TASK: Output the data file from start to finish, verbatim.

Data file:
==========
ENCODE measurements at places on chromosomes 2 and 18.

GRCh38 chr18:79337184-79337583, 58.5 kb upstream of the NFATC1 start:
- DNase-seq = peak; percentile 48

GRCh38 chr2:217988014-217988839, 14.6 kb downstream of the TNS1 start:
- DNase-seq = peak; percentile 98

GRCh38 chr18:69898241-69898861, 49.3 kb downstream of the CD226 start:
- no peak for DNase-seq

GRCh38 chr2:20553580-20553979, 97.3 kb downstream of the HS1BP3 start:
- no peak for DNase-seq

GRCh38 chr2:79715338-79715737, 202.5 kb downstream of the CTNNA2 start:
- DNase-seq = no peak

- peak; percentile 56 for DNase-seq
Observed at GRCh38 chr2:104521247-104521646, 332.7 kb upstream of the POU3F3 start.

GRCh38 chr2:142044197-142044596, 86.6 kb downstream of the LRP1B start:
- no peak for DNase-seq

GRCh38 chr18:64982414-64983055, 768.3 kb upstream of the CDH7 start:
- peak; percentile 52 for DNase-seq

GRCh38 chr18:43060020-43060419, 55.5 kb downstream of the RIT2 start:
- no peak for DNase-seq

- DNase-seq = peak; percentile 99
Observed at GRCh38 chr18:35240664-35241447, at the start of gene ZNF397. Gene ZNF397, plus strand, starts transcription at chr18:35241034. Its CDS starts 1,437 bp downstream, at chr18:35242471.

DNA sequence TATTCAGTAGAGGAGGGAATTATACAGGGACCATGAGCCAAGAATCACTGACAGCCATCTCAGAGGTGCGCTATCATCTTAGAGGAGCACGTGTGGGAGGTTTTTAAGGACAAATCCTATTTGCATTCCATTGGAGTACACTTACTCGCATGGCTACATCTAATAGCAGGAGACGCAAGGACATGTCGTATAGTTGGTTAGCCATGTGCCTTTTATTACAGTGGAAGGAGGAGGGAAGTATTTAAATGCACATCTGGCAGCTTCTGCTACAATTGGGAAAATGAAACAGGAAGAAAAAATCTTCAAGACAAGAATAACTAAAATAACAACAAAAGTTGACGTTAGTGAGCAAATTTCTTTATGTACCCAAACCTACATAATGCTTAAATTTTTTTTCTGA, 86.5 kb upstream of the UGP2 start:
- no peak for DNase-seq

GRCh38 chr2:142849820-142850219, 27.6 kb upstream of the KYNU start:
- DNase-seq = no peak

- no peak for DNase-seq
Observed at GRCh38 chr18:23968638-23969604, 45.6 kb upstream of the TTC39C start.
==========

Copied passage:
ENCODE measurements at places on chromosomes 2 and 18.

GRCh38 chr18:79337184-79337583, 58.5 kb upstream of the NFATC1 start:
- DNase-seq = peak; percentile 48

GRCh38 chr2:217988014-217988839, 14.6 kb downstream of the TNS1 start:
- DNase-seq = peak; percentile 98

GRCh38 chr18:69898241-69898861, 49.3 kb downstream of the CD226 start:
- no peak for DNase-seq

GRCh38 chr2:20553580-20553979, 97.3 kb downstream of the HS1BP3 start:
- no peak for DNase-seq

GRCh38 chr2:79715338-79715737, 202.5 kb downstream of the CTNNA2 start:
- DNase-seq = no peak

- peak; percentile 56 for DNase-seq
Observed at GRCh38 chr2:104521247-104521646, 332.7 kb upstream of the POU3F3 start.

GRCh38 chr2:142044197-142044596, 86.6 kb downstream of the LRP1B start:
- no peak for DNase-seq

GRCh38 chr18:64982414-64983055, 768.3 kb upstream of the CDH7 start:
- peak; percentile 52 for DNase-seq

GRCh38 chr18:43060020-43060419, 55.5 kb downstream of the RIT2 start:
- no peak for DNase-seq

- DNase-seq = peak; percentile 99
Observed at GRCh38 chr18:35240664-35241447, at the start of gene ZNF397. Gene ZNF397, plus strand, starts transcription at chr18:35241034. Its CDS starts 1,437 bp downstream, at chr18:35242471.

DNA sequence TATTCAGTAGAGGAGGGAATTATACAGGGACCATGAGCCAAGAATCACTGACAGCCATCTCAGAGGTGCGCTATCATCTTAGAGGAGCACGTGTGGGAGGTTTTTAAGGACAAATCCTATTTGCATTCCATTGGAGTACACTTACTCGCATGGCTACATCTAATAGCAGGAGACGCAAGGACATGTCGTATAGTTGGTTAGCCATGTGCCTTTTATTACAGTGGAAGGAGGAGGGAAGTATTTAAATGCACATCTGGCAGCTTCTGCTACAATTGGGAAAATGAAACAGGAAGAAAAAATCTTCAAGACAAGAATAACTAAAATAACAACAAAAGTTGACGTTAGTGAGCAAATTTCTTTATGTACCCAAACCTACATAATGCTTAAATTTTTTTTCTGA, 86.5 kb upstream of the UGP2 start:
- no peak for DNase-seq

GRCh38 chr2:142849820-142850219, 27.6 kb upstream of the KYNU start:
- DNase-seq = no peak

- no peak for DNase-seq
Observed at GRCh38 chr18:23968638-23969604, 45.6 kb upstream of the TTC39C start.